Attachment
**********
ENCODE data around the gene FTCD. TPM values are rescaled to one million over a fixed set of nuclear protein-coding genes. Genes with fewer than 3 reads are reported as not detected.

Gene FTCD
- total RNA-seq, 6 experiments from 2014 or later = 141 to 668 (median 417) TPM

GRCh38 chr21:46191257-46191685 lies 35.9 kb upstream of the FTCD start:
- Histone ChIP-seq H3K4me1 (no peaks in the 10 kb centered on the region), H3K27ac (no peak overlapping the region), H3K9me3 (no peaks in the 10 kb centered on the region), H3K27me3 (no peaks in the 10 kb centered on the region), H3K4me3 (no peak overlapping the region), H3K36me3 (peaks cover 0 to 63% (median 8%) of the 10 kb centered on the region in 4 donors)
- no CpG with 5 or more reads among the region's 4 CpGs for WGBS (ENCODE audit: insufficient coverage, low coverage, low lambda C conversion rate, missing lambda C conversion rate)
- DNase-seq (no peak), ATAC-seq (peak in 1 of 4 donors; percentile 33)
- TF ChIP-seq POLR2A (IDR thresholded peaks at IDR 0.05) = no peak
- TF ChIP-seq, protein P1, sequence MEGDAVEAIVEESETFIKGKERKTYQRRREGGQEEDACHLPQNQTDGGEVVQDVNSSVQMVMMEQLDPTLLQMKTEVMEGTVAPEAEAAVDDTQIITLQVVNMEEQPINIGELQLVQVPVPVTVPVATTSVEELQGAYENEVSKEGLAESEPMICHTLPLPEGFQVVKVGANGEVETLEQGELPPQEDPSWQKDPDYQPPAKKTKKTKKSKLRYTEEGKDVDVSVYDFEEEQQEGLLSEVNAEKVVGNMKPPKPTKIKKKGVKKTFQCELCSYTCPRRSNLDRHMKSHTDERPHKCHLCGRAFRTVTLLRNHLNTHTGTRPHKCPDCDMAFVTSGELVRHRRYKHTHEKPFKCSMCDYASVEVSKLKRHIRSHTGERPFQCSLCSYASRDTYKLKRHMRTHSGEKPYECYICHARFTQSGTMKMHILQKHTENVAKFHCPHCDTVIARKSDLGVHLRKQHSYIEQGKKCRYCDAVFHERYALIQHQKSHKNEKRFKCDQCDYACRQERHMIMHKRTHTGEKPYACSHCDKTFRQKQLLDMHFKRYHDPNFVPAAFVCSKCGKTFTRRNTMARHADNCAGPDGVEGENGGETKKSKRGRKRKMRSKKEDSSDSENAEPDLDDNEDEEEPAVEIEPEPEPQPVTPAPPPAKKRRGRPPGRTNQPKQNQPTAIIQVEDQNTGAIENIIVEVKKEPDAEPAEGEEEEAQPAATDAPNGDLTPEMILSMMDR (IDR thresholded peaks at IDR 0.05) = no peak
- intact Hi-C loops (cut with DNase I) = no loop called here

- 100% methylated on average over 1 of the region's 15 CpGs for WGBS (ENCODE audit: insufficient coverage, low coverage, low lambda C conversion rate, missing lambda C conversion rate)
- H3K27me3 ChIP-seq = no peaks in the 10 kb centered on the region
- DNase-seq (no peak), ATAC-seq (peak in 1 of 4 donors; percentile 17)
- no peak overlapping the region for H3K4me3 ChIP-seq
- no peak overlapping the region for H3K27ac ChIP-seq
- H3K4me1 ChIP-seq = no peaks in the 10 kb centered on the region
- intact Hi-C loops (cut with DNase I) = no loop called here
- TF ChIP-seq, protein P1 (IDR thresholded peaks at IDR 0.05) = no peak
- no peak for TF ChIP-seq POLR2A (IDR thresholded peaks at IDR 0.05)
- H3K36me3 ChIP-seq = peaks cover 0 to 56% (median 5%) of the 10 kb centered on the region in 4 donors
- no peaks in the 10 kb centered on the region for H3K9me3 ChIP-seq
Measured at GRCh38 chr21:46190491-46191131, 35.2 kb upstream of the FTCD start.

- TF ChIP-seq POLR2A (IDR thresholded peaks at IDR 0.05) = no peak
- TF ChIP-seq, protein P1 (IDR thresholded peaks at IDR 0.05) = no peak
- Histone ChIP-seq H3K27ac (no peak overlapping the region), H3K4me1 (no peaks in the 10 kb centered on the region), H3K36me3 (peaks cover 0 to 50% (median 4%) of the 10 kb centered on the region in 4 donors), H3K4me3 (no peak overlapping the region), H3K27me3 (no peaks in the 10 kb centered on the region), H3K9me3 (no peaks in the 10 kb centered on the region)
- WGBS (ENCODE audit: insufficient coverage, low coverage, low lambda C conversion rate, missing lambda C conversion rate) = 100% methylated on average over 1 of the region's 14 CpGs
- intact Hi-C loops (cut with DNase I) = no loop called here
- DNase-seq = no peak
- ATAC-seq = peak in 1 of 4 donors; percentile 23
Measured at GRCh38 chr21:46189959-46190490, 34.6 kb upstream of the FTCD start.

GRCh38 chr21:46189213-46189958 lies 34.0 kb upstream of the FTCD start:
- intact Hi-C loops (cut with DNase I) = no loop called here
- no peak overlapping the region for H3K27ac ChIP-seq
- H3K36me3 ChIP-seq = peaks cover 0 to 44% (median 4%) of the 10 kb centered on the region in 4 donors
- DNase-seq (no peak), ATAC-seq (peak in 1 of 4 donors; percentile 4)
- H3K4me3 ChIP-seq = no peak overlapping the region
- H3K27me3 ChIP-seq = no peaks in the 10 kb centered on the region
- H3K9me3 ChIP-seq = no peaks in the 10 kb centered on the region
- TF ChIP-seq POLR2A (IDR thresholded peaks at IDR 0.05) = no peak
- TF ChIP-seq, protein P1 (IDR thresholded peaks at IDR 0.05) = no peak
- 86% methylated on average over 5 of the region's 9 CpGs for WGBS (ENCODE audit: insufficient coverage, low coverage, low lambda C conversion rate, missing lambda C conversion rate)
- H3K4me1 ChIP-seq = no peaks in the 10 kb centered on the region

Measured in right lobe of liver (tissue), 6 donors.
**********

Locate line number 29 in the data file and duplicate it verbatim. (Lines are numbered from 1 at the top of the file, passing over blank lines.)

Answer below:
- ATAC-seq = peak in 1 of 4 donors; percentile 23